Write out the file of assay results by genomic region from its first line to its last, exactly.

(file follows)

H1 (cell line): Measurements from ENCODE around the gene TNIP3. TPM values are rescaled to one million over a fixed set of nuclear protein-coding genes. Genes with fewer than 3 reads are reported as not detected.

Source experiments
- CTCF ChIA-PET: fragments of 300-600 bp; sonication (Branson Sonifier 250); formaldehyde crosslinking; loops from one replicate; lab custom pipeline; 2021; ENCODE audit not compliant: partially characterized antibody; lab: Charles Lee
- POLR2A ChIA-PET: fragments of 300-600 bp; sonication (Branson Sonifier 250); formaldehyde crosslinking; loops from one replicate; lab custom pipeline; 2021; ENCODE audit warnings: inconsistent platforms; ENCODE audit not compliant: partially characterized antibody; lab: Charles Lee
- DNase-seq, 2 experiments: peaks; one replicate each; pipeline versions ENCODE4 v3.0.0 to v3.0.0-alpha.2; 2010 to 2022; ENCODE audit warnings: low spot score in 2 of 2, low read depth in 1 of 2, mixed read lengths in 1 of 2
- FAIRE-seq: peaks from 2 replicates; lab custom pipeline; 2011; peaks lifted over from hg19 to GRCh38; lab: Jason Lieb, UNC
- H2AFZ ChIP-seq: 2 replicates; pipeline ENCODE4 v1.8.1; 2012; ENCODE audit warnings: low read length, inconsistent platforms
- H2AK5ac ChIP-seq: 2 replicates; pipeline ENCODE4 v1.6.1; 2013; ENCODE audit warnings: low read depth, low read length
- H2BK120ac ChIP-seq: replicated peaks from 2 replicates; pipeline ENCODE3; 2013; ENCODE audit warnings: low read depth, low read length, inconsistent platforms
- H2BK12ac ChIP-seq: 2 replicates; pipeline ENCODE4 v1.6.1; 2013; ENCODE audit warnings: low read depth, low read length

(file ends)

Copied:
H1 (cell line): Measurements from ENCODE around the gene TNIP3. TPM values are rescaled to one million over a fixed set of nuclear protein-coding genes. Genes with fewer than 3 reads are reported as not detected.

Source experiments
- CTCF ChIA-PET: fragments of 300-600 bp; sonication (Branson Sonifier 250); formaldehyde crosslinking; loops from one replicate; lab custom pipeline; 2021; ENCODE audit not compliant: partially characterized antibody; lab: Charles Lee
- POLR2A ChIA-PET: fragments of 300-600 bp; sonication (Branson Sonifier 250); formaldehyde crosslinking; loops from one replicate; lab custom pipeline; 2021; ENCODE audit warnings: inconsistent platforms; ENCODE audit not compliant: partially characterized antibody; lab: Charles Lee
- DNase-seq, 2 experiments: peaks; one replicate each; pipeline versions ENCODE4 v3.0.0 to v3.0.0-alpha.2; 2010 to 2022; ENCODE audit warnings: low spot score in 2 of 2, low read depth in 1 of 2, mixed read lengths in 1 of 2
- FAIRE-seq: peaks from 2 replicates; lab custom pipeline; 2011; peaks lifted over from hg19 to GRCh38; lab: Jason Lieb, UNC
- H2AFZ ChIP-seq: 2 replicates; pipeline ENCODE4 v1.8.1; 2012; ENCODE audit warnings: low read length, inconsistent platforms
- H2AK5ac ChIP-seq: 2 replicates; pipeline ENCODE4 v1.6.1; 2013; ENCODE audit warnings: low read depth, low read length
- H2BK120ac ChIP-seq: replicated peaks from 2 replicates; pipeline ENCODE3; 2013; ENCODE audit warnings: low read depth, low read length, inconsistent platforms
- H2BK12ac ChIP-seq: 2 replicates; pipeline ENCODE4 v1.6.1; 2013; ENCODE audit warnings: low read depth, low read length